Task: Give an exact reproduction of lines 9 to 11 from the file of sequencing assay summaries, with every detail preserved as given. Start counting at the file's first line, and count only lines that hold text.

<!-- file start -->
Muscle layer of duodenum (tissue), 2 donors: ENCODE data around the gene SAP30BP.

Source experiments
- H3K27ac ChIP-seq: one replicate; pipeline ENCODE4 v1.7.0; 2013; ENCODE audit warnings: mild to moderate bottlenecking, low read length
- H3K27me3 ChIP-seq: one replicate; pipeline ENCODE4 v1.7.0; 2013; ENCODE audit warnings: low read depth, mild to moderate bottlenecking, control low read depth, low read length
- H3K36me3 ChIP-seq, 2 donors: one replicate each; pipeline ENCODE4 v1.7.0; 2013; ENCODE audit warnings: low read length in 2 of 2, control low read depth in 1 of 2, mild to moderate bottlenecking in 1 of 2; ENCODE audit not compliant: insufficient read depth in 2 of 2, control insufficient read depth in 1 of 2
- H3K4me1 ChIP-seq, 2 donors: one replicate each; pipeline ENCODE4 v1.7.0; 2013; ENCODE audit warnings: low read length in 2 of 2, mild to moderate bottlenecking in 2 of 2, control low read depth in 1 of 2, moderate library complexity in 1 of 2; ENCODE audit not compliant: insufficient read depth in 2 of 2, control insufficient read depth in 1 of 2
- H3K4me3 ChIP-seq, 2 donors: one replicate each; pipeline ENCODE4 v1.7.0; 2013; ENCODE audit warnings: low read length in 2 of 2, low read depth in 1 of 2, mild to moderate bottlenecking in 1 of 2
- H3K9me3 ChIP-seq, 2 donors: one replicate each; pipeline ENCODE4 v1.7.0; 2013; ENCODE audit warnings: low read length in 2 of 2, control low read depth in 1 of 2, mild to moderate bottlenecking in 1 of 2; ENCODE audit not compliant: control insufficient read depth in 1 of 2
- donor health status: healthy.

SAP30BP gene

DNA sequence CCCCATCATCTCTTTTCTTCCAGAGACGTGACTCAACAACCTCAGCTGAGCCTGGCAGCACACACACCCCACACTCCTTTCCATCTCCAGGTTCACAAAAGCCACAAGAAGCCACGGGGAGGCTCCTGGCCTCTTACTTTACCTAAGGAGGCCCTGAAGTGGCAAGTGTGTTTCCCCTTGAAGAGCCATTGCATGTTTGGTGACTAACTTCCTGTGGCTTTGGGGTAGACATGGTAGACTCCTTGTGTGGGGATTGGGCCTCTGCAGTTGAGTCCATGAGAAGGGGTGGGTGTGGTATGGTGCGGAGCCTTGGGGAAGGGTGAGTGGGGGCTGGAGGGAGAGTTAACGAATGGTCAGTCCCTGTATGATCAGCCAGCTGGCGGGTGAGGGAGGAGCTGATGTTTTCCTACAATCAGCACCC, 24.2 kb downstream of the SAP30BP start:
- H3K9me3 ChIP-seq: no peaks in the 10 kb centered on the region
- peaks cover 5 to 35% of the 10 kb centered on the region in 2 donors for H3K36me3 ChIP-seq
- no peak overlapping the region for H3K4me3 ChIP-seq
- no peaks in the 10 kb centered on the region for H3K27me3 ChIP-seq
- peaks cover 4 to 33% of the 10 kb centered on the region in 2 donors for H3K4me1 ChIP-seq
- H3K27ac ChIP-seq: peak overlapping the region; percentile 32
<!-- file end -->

- donor health status: healthy.

SAP30BP gene

DNA sequence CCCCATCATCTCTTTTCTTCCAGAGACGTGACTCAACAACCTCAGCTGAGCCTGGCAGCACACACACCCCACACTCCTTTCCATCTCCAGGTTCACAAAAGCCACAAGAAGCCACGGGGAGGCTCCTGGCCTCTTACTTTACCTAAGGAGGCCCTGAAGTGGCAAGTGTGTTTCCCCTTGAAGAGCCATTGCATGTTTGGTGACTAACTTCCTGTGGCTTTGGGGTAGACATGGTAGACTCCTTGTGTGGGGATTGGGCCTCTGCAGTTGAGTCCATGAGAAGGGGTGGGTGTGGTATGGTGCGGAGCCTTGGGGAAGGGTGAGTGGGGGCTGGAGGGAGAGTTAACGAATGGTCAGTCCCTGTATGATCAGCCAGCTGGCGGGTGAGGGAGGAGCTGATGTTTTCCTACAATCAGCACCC, 24.2 kb downstream of the SAP30BP start: